Accident & injury stats – Almost fear mongering with pretty ordinary stats

In the Hearld Sun on Monday 14 February, there was an article about the number of kids experiencing ‘serious’ accidents in playgrounds. The article mentioned Monash University Accident Research Centre study results, and a few numbers dance around the text: 1505 kids had a serious accident; together, kids can spend up to 30 days at hospital per year; 41% of all serious accidents are associated with climbing equipment; 85% of injuries are broken bones of which most related to arm (75%); and 2/3 of accidents occur amongst 5-9 years.

What I find interesting is that the article was trying to create drama using threat and danger with really mundane information that seems to highlight the issue is not about accidents, but a lack of intense playing. The numbers of children who go to hospital are described as ‘staggering’, and an example is provided in relation to a little boy who broke his neck. This led me to check just how ‘staggering’ the figures were, and whether broken necks are the sort of serious accidents the stats referred to.

Serious accidents account for about 0.2% of Victoria’s child population (671,225 aged 0-9 as of June 2010, ABS statistics). I tried to find the research that this data refers to, but I couldn’t. I did find a different report from the Monash University Accident Research Centre that found children’s hospital admissions for ‘unintentional’ injury and poison decreased nearly 23% 1996 – 2009, and the majority of accidents happened at home, with school a distant second. I also found out that the majority of ‘serious’ injuries are broken arms. Broken arms, while they may be broken in more or less damaging ways, are unfortunate, but do not belong in the same category as a broken neck.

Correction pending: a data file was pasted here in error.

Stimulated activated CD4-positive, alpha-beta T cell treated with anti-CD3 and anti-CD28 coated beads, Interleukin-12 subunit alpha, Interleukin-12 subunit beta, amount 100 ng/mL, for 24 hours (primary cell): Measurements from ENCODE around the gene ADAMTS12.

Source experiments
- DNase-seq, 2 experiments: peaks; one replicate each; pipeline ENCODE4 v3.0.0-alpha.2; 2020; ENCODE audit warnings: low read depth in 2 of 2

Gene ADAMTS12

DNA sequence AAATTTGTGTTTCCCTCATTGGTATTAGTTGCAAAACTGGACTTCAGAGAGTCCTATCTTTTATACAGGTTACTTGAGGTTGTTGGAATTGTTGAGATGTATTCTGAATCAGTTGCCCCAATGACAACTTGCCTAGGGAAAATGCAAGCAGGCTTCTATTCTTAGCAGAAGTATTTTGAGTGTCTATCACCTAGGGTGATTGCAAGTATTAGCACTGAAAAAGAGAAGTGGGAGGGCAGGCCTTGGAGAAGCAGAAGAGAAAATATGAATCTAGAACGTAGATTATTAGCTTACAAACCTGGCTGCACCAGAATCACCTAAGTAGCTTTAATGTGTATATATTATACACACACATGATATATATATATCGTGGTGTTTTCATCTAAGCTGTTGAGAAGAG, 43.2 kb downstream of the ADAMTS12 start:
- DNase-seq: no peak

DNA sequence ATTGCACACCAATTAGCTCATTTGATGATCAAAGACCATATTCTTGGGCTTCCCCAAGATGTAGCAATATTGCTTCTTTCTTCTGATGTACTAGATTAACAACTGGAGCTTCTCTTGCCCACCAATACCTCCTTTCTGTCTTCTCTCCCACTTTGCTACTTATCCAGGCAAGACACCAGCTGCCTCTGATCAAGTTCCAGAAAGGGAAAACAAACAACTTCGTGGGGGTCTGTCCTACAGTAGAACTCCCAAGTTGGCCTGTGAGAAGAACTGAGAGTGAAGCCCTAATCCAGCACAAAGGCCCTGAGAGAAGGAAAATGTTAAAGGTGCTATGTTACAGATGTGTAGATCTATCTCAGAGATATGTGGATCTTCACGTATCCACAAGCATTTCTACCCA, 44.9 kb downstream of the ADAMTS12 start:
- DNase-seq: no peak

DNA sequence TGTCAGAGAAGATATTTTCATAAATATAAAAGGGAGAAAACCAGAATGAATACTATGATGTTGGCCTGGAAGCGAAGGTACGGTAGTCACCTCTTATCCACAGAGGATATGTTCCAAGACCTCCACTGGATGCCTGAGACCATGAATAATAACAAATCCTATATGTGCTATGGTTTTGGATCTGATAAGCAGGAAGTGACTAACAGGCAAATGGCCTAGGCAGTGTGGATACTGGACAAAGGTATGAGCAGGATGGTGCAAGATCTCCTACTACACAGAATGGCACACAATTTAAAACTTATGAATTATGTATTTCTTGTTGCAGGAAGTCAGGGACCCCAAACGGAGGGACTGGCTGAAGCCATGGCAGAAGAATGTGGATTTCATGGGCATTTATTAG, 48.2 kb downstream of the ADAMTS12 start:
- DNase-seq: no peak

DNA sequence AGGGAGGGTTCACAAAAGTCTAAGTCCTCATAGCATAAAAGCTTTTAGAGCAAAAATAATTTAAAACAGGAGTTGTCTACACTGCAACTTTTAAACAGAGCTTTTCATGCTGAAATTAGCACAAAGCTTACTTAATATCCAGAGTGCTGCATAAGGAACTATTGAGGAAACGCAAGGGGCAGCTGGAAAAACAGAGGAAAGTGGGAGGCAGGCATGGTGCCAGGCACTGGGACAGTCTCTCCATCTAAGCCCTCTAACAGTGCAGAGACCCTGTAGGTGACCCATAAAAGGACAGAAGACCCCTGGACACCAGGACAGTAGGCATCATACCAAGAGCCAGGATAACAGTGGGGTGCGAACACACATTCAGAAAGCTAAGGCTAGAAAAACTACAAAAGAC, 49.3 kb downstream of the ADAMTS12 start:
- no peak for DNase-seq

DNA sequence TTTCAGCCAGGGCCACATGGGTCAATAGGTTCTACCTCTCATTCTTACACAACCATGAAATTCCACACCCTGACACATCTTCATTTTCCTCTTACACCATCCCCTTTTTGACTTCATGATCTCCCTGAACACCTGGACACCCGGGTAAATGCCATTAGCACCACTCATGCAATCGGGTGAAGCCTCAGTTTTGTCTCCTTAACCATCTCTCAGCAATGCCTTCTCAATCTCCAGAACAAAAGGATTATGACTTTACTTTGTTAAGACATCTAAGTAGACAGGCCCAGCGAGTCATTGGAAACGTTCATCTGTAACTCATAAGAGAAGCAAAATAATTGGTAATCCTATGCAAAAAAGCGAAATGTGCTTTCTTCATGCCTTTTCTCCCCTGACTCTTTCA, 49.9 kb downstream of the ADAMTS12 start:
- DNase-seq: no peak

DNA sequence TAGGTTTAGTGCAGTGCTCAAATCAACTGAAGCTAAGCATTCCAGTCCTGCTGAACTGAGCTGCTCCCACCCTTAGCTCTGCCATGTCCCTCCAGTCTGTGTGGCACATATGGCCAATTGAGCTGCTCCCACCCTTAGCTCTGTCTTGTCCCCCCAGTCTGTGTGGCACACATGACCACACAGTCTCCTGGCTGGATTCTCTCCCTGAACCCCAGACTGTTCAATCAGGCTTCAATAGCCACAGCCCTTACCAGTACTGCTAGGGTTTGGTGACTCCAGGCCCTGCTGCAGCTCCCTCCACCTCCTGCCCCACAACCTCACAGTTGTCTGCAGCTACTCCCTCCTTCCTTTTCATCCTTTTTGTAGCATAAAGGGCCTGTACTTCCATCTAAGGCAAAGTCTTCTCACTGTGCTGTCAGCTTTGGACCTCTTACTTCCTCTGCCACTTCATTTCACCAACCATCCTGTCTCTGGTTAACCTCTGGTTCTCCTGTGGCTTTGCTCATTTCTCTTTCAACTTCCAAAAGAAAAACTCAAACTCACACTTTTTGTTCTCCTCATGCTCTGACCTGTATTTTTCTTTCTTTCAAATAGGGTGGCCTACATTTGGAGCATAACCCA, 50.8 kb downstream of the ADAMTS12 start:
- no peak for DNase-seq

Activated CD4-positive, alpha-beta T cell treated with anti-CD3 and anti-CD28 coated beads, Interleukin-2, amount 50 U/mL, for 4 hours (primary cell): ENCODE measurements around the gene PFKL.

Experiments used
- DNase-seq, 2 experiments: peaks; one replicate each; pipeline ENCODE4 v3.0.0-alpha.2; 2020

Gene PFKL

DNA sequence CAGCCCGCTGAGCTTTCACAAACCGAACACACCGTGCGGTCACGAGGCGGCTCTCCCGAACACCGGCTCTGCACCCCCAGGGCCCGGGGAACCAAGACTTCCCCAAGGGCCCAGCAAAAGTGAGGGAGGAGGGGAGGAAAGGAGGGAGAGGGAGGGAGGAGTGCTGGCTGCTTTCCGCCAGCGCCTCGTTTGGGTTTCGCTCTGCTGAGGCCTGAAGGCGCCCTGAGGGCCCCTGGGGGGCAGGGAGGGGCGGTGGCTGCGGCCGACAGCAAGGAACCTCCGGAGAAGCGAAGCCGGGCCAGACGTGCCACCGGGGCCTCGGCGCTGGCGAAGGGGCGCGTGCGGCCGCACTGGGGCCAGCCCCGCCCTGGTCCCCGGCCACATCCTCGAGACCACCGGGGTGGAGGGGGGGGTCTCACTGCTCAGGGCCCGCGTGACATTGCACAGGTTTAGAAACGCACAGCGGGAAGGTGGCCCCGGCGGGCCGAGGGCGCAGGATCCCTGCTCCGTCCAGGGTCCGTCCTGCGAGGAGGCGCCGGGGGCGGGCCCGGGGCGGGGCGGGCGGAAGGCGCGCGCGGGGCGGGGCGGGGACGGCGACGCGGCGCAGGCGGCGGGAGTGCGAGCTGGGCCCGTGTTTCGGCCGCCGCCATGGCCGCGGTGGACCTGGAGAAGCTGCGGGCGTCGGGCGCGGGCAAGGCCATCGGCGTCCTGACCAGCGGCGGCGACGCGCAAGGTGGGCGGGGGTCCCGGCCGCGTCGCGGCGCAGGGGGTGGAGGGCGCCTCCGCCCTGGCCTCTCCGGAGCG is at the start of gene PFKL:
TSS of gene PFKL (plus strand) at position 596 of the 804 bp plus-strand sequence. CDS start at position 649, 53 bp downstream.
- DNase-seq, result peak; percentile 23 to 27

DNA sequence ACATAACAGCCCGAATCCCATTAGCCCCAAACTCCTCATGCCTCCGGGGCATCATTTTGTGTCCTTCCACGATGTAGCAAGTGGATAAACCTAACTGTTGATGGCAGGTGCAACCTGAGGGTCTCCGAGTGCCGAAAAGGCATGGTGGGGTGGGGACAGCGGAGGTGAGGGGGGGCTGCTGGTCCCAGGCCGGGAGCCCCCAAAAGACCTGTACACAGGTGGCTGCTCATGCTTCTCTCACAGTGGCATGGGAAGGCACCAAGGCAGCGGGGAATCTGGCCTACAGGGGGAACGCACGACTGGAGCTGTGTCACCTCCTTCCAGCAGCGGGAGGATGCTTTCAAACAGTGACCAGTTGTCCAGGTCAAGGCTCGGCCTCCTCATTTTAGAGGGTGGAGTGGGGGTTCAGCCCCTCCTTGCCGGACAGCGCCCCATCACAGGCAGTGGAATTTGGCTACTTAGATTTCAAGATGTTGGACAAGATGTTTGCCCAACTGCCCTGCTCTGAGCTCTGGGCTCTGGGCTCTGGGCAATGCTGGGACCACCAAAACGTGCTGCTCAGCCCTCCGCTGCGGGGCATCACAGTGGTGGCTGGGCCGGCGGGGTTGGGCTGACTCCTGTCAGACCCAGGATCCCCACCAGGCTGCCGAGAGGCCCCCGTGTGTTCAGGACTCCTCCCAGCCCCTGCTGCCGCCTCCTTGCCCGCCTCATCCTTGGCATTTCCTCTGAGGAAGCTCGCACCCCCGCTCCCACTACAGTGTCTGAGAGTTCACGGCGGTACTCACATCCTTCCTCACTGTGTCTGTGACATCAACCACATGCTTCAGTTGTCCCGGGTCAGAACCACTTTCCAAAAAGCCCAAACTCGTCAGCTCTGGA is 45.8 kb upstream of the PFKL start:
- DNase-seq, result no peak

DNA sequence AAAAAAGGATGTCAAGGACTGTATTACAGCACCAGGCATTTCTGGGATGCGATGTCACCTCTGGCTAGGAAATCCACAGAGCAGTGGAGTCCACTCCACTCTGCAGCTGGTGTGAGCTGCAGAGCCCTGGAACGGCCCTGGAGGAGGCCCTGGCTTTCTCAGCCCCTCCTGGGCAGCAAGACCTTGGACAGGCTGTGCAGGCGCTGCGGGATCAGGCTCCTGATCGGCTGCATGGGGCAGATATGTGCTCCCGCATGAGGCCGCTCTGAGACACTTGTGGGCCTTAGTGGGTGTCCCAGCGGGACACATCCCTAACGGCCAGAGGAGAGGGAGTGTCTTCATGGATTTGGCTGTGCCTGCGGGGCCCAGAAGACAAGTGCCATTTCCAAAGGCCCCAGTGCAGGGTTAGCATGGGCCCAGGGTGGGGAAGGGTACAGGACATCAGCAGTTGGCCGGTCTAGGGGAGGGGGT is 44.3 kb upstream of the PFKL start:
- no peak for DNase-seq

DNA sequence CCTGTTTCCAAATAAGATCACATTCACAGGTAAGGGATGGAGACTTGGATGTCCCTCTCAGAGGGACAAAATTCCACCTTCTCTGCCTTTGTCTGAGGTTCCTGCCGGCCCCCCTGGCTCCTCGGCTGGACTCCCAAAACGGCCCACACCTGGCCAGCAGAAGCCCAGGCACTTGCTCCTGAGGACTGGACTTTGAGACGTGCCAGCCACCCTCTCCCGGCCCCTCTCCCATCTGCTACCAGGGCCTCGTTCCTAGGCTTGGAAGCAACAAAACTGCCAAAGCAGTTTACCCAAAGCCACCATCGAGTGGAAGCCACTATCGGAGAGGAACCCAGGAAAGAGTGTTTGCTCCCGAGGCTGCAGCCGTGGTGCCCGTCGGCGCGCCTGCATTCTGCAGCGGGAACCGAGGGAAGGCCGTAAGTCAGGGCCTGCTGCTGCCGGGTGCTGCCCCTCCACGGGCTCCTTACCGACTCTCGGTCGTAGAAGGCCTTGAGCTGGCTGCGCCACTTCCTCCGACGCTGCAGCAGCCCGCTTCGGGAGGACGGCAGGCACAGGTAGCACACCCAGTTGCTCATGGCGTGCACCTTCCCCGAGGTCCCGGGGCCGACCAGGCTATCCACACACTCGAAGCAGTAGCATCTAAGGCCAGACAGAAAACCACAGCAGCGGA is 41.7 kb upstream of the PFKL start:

This seems pretty good to me, or even pretty low – are kids playing hard enough? Imagine if we kept statistics on a different set of questions. What if we broadened our questions beyond location, type of injury and activity? What things would you ask?

Here’s the start to my list (depending on the situation):
o Were you having fun?
o Was this the first time you tried that, or was it a freak accident?
o When you’re healed, how long do you think it will take you to get that trick right?
o Etc.

I think one of my earlier posts says it all, and says it best, so take a look.


About Julie Rudner

With great excitement for the adventure we were about to go on, my mother would shout out, "We're off to see the Wizard"! It didn't matter if we were going to the shops for milk, the museum or a holiday. My mum focused on the joy of the everyday, knowing that if we engaged with life, we would always find something new and positive. With great animation my dad would explain the workings of things and how to pull things apart, put them back together, and if the situation called for it, make something new. My sister and I were taught to evaluate situations, make our decisions, and reap the consequences (both good and bad). We were encouraged to push our boundaries and not let fear prevent us from pursuing our dreams. Importantly, we learned to pick ourselves up, learn from our 'failures', and use our valuable lessons to build our confidence, independence and strength in ourselves.
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